Family and friends honor slain Dallas officers Brent Thompson and Patrick Zamarripa with candlelight vigils

By ADAM SCHRADER, NANCY DILLON and NICOLE HENSLEY
Published in The New York Daily News on July 11, 2016

Candlelight vigils in Texas paid tribute to the officers slain in the Dallas sniper attack, with one officer remembered for his love of family and duty and another for relentless heroism.

DART officer Brent Thompson, 43, was remembered Sunday evening by his brother, Darrell Thompson, as a beloved father to six adult children.

“He put himself in harm’s way to protect and save the lives of his fellow officers and the citizens of Dallas,” said Thompson, speaking to hundreds of people, including his family at Coriscana High School.

A procession of police cruisers and motorcycles escorted Thompson’s body to a funeral home 55 miles south of Dallas in his hometown of Coriscana, KDFW-TV reported.

“He is a hero, but our family already knew that,” Darrell Thompson said.

He recalled his brother calling him all the way from Iraq while working as a private military contractor — just to check on Darrell’s newborn daughter, who was undergoing heart surgery.

He had no news for Brent, but from thousands of miles away, Brent said “Don’t worry. She’s a Thompson. She’ll be fine.”

“He was in a hostile land trying to comfort me. Hero,” the grieving brother added.

In Fort Worth, another candlelight vigil welcomed a diverse crowd of leather-clad law enforcement bikers with the Iron Pigs motorcycle club and members of the All Saints Catholic Church to celebrate Dallas police Officer Patrick Zamarripa’s life.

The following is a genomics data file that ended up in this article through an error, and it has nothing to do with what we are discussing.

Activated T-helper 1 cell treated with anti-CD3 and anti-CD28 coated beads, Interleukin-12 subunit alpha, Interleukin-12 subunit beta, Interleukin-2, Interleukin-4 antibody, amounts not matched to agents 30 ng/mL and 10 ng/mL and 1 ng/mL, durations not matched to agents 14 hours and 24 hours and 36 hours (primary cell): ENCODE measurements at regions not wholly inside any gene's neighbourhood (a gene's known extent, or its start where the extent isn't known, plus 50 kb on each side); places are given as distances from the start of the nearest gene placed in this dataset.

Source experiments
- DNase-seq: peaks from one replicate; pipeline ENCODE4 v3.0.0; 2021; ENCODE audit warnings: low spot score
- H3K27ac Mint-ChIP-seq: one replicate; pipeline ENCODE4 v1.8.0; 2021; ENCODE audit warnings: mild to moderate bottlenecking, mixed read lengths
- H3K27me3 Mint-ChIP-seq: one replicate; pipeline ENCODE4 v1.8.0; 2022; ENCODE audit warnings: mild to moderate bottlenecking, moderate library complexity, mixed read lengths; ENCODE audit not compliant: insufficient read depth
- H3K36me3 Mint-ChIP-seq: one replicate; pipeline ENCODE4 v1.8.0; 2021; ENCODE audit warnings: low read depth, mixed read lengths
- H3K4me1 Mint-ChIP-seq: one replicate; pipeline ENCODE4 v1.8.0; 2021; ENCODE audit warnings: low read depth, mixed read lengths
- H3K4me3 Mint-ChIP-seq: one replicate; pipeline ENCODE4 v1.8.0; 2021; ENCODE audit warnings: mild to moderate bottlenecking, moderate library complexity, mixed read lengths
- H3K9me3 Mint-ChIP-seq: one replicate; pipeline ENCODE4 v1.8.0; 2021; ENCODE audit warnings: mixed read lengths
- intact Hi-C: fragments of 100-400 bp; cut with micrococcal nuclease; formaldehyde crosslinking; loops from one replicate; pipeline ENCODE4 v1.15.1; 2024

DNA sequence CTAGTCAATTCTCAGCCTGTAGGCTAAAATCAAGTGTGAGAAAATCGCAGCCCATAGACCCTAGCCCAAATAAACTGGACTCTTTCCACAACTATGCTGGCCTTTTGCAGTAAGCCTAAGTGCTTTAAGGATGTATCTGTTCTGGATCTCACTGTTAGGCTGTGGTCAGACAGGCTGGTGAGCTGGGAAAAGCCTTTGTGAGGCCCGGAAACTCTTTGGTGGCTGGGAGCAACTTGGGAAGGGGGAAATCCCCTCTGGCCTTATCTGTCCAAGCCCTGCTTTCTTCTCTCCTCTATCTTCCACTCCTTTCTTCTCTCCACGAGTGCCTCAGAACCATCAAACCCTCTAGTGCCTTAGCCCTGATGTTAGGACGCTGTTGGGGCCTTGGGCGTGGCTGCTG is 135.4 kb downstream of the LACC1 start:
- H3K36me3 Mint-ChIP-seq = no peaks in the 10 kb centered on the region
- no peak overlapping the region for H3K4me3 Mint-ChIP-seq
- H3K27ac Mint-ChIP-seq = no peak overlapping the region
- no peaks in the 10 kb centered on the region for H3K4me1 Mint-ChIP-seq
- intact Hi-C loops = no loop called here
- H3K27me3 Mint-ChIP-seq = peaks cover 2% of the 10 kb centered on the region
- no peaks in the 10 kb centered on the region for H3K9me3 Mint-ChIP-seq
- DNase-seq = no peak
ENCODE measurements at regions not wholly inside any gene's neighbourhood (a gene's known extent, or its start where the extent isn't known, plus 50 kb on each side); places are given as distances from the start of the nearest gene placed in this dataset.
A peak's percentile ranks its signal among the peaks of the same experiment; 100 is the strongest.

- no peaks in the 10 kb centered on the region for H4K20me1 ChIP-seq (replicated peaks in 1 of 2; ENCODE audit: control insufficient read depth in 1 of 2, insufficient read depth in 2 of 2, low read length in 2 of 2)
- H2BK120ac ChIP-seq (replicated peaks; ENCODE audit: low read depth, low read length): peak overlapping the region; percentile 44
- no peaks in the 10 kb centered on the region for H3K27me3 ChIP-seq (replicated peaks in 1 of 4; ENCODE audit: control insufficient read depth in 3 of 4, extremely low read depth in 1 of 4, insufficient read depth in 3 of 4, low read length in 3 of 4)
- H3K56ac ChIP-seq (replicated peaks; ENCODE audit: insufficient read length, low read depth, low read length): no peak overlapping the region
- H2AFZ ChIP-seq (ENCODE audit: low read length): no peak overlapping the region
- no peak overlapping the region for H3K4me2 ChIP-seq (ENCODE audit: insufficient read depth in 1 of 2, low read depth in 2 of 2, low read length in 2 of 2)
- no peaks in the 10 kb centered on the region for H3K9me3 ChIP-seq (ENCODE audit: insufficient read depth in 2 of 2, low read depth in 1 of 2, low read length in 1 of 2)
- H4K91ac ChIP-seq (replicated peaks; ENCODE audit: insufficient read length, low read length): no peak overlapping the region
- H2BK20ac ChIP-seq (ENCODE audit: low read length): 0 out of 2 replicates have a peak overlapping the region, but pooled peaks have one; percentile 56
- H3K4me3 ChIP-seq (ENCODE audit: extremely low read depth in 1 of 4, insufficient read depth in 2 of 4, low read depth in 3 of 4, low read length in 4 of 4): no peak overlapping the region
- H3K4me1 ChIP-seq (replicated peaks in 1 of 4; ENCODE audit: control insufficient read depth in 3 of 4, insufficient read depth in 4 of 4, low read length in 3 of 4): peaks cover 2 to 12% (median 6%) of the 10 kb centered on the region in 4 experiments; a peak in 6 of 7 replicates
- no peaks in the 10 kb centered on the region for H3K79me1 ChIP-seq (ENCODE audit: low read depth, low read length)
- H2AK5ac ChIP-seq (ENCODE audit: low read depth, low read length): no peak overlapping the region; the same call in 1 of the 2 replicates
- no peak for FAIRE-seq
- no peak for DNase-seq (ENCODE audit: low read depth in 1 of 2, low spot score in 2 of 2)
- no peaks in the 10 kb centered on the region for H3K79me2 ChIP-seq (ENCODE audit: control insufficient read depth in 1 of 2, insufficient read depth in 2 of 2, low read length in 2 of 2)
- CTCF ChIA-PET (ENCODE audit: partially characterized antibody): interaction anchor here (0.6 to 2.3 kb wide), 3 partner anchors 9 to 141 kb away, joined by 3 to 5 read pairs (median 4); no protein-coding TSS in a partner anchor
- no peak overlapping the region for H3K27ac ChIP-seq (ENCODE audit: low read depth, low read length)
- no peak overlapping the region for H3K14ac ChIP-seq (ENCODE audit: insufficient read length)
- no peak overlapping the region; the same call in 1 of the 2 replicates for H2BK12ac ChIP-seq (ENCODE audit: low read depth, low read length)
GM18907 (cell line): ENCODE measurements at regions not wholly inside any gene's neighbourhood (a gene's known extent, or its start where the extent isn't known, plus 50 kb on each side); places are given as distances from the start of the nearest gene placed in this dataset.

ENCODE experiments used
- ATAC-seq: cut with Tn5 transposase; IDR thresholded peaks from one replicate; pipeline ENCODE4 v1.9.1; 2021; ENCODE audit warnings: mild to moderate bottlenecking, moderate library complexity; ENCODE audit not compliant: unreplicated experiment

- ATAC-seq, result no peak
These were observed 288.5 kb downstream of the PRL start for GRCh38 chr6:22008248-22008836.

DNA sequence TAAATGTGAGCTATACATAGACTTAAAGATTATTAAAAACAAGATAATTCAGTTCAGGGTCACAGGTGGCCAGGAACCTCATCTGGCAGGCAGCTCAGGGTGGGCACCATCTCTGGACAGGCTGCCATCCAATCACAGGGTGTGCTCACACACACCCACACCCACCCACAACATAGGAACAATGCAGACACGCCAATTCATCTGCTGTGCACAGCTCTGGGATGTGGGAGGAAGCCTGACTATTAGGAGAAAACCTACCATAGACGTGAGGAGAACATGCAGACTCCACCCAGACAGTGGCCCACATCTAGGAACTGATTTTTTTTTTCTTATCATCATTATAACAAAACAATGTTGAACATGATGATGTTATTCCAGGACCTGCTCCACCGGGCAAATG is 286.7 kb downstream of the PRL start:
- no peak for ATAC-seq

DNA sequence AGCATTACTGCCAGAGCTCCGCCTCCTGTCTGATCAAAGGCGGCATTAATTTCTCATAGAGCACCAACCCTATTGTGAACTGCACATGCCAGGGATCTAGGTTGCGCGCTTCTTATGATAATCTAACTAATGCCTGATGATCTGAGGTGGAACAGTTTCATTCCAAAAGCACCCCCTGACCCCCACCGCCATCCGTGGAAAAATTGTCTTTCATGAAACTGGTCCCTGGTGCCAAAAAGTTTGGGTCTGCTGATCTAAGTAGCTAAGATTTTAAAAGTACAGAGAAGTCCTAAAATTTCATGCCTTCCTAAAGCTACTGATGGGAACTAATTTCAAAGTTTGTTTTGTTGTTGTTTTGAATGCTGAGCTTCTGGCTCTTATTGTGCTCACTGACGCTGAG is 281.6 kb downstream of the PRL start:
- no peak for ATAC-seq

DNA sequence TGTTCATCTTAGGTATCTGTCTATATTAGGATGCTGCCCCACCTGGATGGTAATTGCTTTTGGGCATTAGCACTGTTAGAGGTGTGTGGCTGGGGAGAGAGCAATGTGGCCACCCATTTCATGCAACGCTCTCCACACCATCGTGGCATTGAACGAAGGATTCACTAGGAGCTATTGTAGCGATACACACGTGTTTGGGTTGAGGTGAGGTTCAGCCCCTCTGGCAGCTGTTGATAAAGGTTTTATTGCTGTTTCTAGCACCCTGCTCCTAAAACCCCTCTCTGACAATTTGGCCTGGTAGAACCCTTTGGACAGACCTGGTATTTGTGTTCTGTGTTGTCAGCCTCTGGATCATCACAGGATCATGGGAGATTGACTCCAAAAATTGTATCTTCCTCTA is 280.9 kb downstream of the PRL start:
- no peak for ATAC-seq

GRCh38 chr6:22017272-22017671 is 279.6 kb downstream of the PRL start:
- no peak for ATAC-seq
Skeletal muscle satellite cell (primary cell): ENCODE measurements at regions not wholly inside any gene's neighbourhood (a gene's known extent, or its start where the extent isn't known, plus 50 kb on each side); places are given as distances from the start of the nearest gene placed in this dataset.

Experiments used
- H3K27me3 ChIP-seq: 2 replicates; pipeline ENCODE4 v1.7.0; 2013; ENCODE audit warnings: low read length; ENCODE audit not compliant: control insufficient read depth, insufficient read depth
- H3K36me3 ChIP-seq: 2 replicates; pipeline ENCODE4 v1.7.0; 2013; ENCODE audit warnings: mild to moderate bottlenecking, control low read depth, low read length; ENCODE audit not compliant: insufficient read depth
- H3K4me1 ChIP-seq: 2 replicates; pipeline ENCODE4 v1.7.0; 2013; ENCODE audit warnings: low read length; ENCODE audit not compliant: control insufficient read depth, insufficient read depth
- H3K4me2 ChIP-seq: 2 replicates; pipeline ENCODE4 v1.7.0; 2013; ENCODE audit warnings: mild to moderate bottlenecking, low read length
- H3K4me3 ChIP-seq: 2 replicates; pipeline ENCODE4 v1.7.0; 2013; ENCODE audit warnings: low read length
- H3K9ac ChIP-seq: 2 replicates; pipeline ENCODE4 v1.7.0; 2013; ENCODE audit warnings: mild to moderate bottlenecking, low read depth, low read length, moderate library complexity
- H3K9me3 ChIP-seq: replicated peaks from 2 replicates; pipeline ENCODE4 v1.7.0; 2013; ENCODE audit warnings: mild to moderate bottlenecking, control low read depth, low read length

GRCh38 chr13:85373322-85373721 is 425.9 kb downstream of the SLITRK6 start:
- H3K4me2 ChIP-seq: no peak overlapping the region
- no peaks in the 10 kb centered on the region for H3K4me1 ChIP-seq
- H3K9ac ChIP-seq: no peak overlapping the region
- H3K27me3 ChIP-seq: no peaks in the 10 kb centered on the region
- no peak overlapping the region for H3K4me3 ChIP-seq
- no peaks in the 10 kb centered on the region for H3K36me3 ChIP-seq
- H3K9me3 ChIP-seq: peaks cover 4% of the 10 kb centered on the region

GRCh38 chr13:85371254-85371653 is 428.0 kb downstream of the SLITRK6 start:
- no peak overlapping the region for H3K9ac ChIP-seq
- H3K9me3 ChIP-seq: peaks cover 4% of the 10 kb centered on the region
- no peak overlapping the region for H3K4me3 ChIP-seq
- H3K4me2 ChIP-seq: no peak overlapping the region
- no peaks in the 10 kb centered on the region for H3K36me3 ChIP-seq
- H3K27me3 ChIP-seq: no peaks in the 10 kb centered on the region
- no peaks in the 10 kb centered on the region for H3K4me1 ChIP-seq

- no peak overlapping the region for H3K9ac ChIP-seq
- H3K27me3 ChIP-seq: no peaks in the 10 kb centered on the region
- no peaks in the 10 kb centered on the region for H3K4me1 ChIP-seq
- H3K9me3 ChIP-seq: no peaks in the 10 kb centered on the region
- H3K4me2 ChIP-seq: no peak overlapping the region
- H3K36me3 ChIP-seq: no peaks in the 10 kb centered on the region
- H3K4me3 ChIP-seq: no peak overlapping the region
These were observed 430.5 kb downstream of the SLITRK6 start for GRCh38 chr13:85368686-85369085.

The five-year law enforcement veteran and Naval veteran was described by his police superiors in Dallas Police Department as an “outstanding officer,” a title his aunt, Lanette Martinez, explained was exemplified through his work until his death on Thursday — one of the five officers killed while patrolling a Black Lives Matter march through downtown Dallas.

Recalling an anecdote from a 9 a.m. service from All Saint on Sunday, Martinez said her 32-year-old nephew helped a single mother and her four children feel safe after they bought a foreclosed home with a troubled past.

“She moved in and come to find out that home was owned by drug dealers,” Martinez told the primarily Hispanic congregation.

“All day and all night, people were coming and looking for drugs and the guy. Finally she made a call and Patrick happened to get that call. He went out. He didn’t go one night, he didn’t go two nights, he didn’t go three nights. He went as many times as he could for so many months up until Thursday to check on this woman and her children.”

“That’s the kind of police officer Patrick was,” she added.

A priest at the Fort Worth church comforted Zamarripa’s father, Rick, with an embrace as his the officer’s mother, Valerie, cried alongside during Holy Communion. The distraught parents quickly left the service after the priest prayed for the couple.

Fort Worth Mayor Betsy Price also spoke at the evening vigil and described the Zamarripa family as “pillars” of their community. She offered a stern warning to those that listened.

“This is a time where if we’re not careful, we’ll harden our hearts and let hatred take hold,” Price said. “We cannot do that. Fort Worth is not that kind of community.”

Zamarripa is survived by a wife, 2-year-old son and 10-month-old stepson.

 

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